Income Tax 01 Feb,2020
Budget Breaking - DDT Goes Out
Meenakshi SubramaniamFormer IRS Officer

DDT repels mosquitoes as well as companies. Perhaps, that's why Budget 2020 has finally decided to spray DDT out of existence. The Budget has abolished the much-abhorred dividend distribution tax (DDT) on companies. The Budget proposes moving to classical system of taxing dividend in the hands of shareholders/unit holders.

Dividend Distribution Tax (DDT) is the tax levied on dividends distributed by the companies from its profits. Currently, a company pays income tax on its taxable profit. Thereafter, when it distributes the surplus profit to shareholders it needs to pay DDT at 20.56%. Further, tax payers also need to pay additional tax at 10% (plus applicable surcharge and cess) on dividend above 10 lakhs.

There are two visible advantages of DDT abolition. The foreign investment would increase in Indian companies. It will remove the double taxation for resident shareholders and help rationalize the effective tax rate for companies from 37.93 percent to 25.17 percent.


Section 115-O provides that, in addition to the income-tax chargeable in respect of the total income of a domestic company, any amount declared, distributed or paid by way of dividends shall be charged to additional income-tax at the rate of 15 per cent. The tax so paid by the company (called DDT) is treated as the final payment of tax in respect of the amount declared, distributed or paid by way of dividend.

Such dividend referred to in section 115-O is exempt in the hands of shareholders under clause (34) of section 10. In case of business trust, specific exemption is provided under sub-section (7) of section 115-O, subject to certain conditions. Similarly, exemption is provided for distributed profits of a unit of an International Financial Service Centre, on fulfilment of certain conditions, under sub-section (8) of section 115-O.

Similarly under section 115R, specified companies and Mutual Funds are liable to pay additional income-tax at the specified rate on any amount of income distributed by them to its unit holders. Such income is then exempt in the hands of unit holders under clause (35) of section 10.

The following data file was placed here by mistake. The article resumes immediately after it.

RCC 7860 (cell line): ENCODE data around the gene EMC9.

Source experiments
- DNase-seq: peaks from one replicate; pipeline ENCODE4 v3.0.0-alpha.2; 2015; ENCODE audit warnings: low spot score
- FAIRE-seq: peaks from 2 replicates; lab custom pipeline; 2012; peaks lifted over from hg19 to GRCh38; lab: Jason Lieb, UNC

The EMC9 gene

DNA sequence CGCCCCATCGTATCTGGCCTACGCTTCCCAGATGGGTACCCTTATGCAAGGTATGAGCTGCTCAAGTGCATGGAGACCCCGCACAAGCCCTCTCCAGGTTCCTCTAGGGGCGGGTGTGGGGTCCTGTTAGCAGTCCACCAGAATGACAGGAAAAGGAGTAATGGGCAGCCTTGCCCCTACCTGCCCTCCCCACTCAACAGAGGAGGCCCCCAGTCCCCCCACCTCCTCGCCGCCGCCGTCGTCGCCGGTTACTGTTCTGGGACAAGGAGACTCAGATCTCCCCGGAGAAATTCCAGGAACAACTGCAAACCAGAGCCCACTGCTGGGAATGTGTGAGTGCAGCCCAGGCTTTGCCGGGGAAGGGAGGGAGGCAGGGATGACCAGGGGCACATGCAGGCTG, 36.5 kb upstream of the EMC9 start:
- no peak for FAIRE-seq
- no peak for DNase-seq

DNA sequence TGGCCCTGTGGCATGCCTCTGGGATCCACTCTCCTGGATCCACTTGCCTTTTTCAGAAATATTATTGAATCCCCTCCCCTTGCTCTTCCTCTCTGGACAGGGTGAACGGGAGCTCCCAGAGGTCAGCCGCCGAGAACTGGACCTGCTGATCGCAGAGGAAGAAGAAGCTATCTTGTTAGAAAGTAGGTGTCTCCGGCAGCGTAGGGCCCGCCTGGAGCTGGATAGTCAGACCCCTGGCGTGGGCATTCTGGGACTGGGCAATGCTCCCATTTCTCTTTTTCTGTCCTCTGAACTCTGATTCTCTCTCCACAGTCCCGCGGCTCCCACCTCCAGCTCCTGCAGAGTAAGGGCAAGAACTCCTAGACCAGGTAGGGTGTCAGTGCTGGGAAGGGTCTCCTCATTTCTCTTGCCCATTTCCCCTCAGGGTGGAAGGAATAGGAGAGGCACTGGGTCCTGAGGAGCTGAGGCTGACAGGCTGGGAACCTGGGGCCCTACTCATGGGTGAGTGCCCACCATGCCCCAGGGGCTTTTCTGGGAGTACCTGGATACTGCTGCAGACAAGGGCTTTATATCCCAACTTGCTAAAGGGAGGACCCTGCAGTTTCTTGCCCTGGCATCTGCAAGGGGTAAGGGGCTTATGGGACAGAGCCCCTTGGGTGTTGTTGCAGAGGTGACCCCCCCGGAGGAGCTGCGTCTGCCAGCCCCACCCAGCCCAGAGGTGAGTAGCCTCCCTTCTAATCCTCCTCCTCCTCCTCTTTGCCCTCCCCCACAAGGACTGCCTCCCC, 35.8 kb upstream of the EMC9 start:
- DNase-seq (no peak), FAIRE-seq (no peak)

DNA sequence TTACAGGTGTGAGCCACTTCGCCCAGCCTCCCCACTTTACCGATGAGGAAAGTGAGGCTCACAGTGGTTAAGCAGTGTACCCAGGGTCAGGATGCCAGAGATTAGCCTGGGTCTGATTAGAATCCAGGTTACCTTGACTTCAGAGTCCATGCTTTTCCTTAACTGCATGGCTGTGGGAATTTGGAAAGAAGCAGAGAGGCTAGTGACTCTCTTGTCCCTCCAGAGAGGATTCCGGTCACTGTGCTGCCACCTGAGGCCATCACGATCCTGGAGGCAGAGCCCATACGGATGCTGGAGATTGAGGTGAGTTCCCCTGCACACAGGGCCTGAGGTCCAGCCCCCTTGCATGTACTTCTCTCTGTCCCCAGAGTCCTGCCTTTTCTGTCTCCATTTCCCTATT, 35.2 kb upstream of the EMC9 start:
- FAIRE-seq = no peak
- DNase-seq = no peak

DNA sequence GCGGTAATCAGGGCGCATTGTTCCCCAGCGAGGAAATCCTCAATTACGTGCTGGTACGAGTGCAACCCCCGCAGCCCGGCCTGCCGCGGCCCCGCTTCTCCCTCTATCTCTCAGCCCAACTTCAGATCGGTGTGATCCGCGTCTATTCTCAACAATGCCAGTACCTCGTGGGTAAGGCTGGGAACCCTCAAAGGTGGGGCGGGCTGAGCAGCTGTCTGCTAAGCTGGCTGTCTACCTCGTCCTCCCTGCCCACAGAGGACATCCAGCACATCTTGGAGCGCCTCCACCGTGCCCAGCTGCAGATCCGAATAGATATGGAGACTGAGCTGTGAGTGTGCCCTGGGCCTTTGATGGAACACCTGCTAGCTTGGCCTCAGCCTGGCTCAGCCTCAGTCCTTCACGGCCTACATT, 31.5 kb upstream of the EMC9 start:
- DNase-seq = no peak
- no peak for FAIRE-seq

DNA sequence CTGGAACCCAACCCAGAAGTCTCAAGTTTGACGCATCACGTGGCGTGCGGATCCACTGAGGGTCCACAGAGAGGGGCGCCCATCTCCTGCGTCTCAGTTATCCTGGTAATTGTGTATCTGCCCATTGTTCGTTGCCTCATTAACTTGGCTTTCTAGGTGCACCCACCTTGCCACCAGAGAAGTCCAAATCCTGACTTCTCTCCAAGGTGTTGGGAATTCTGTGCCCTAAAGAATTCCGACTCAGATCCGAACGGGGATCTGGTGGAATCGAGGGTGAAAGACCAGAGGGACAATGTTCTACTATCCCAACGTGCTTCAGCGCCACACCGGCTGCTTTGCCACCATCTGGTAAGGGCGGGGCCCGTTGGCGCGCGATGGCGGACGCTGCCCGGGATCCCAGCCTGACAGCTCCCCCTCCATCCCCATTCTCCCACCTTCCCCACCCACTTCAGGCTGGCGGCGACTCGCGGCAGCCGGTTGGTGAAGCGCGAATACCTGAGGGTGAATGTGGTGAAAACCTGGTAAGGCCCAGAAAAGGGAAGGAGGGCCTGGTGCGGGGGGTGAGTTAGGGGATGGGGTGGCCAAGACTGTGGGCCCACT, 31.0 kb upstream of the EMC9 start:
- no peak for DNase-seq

The incidence of tax is, thus, on the payer company/Mutual Fund and not on the recipient, where it should normally be. The dividend is income in the hands of the shareholders and not in the hands of the company. The incidence of the tax should therefore, be on the recipient. Moreover, the present provisions levy tax at a flat rate on the distributed profits, across the board irrespective of the marginal rate at which the recipient is otherwise taxed. The provisions are hence, considered, iniquitous and regressive. The present system of taxation of dividend in the hands of company/mutual funds was re-introduced by the Finance Act, 2003 (with effect from the assessment year 2004-05) since it was easier to collect tax at a single point and the new system was leading to increase in compliance burden. However, with the advent of technology and easy tracking system available, the justification for current system of taxation of dividend has outlived itself.


In view of above, amendments are proposed so that dividend or income from units are taxable in the hands of shareholders or unit holders at the applicable rate and the domestic company or specified company or mutual funds are not required to pay any DDT. It has also been proposed to provide that the deduction for expense under section 57 of the Act shall be maximum 20 per cent of the dividend or income from units.


As the investor will pay the DDT, he or she would know how much his investment earned and how much went into tax outgo. It will bring transparency in one's investment and return.

There were complaints by investors that mutual fund houses deducted more money in the name of DDT while mutual fund houses used to complain that an investor calculates income on the basis of his or her investment and the return he or she has got. As the mutual fund houses used to pay dividends after deducting the DDT, an investor thought that credited amount was as per mutual fund manager's performance, which was incorrect. Now, an investor will know how much returns are generated on the investor's money.


  •  Shareholders who have been used to enjoying tax-free dividends will find going tough as such dividends will be taxable in their hands.

  •  It will benefit investors in low tax brackets while those in higher brackets have been left worse off.

  •  In addition, TDS will be deducted at 10% for dividends above INR 5,000 in a year.

  •  Section 14A disallowance continues to haunt investors in DDT matters.

In Rajan Bhatia v CBDT ( 261 taxmann 255) it was held by Supreme Court that DDT was constitutionally valid. It was said that DDT was a matter of policy and the court can't comment on it.

Now that DDT has been knocked out, companies can breathe freely. If DDT is completely removed, everyone can breathe easy.